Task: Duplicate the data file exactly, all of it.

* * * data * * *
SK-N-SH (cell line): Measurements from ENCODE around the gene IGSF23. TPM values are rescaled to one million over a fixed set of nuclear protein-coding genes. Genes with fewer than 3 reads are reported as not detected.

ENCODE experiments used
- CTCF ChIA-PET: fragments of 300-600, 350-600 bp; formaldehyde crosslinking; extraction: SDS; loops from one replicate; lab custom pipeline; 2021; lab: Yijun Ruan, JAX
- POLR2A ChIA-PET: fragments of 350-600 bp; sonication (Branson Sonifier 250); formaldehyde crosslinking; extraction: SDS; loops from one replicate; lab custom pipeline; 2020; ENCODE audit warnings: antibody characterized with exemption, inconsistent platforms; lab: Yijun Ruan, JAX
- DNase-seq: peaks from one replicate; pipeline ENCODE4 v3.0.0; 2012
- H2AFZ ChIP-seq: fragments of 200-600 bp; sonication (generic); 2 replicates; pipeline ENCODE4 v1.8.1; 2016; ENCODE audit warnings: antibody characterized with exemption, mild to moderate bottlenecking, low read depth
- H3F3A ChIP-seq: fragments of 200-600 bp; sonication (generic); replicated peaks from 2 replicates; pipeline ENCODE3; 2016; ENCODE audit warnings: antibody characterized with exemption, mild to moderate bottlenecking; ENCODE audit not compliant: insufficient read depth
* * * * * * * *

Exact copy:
SK-N-SH (cell line): Measurements from ENCODE around the gene IGSF23. TPM values are rescaled to one million over a fixed set of nuclear protein-coding genes. Genes with fewer than 3 reads are reported as not detected.

ENCODE experiments used
- CTCF ChIA-PET: fragments of 300-600, 350-600 bp; formaldehyde crosslinking; extraction: SDS; loops from one replicate; lab custom pipeline; 2021; lab: Yijun Ruan, JAX
- POLR2A ChIA-PET: fragments of 350-600 bp; sonication (Branson Sonifier 250); formaldehyde crosslinking; extraction: SDS; loops from one replicate; lab custom pipeline; 2020; ENCODE audit warnings: antibody characterized with exemption, inconsistent platforms; lab: Yijun Ruan, JAX
- DNase-seq: peaks from one replicate; pipeline ENCODE4 v3.0.0; 2012
- H2AFZ ChIP-seq: fragments of 200-600 bp; sonication (generic); 2 replicates; pipeline ENCODE4 v1.8.1; 2016; ENCODE audit warnings: antibody characterized with exemption, mild to moderate bottlenecking, low read depth
- H3F3A ChIP-seq: fragments of 200-600 bp; sonication (generic); replicated peaks from 2 replicates; pipeline ENCODE3; 2016; ENCODE audit warnings: antibody characterized with exemption, mild to moderate bottlenecking; ENCODE audit not compliant: insufficient read depth